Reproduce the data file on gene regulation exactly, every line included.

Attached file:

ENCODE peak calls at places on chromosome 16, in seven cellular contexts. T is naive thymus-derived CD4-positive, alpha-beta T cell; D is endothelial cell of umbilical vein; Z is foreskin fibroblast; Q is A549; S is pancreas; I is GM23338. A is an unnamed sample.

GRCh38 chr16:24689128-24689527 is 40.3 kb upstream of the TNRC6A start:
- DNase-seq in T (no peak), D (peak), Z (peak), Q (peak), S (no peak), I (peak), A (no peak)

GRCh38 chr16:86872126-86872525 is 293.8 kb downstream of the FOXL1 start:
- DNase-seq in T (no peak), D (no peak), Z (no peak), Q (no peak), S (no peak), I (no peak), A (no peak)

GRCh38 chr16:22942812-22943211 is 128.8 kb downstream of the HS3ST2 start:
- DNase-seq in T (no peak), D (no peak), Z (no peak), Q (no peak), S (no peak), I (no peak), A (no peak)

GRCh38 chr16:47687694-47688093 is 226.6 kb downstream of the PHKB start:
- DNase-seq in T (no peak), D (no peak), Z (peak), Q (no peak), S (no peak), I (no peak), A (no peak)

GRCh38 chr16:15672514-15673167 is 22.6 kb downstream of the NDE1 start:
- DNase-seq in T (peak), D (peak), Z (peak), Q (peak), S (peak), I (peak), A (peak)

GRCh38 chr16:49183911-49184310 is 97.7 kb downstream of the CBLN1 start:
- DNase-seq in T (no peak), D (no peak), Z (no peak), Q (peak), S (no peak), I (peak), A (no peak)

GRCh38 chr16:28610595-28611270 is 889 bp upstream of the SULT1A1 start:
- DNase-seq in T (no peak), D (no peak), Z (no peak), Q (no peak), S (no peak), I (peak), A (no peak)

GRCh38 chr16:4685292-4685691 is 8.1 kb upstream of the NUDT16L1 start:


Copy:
ENCODE peak calls at places on chromosome 16, in seven cellular contexts. T is naive thymus-derived CD4-positive, alpha-beta T cell; D is endothelial cell of umbilical vein; Z is foreskin fibroblast; Q is A549; S is pancreas; I is GM23338. A is an unnamed sample.

GRCh38 chr16:24689128-24689527 is 40.3 kb upstream of the TNRC6A start:
- DNase-seq in T (no peak), D (peak), Z (peak), Q (peak), S (no peak), I (peak), A (no peak)

GRCh38 chr16:86872126-86872525 is 293.8 kb downstream of the FOXL1 start:
- DNase-seq in T (no peak), D (no peak), Z (no peak), Q (no peak), S (no peak), I (no peak), A (no peak)

GRCh38 chr16:22942812-22943211 is 128.8 kb downstream of the HS3ST2 start:
- DNase-seq in T (no peak), D (no peak), Z (no peak), Q (no peak), S (no peak), I (no peak), A (no peak)

GRCh38 chr16:47687694-47688093 is 226.6 kb downstream of the PHKB start:
- DNase-seq in T (no peak), D (no peak), Z (peak), Q (no peak), S (no peak), I (no peak), A (no peak)

GRCh38 chr16:15672514-15673167 is 22.6 kb downstream of the NDE1 start:
- DNase-seq in T (peak), D (peak), Z (peak), Q (peak), S (peak), I (peak), A (peak)

GRCh38 chr16:49183911-49184310 is 97.7 kb downstream of the CBLN1 start:
- DNase-seq in T (no peak), D (no peak), Z (no peak), Q (peak), S (no peak), I (peak), A (no peak)

GRCh38 chr16:28610595-28611270 is 889 bp upstream of the SULT1A1 start:
- DNase-seq in T (no peak), D (no peak), Z (no peak), Q (no peak), S (no peak), I (peak), A (no peak)

GRCh38 chr16:4685292-4685691 is 8.1 kb upstream of the NUDT16L1 start: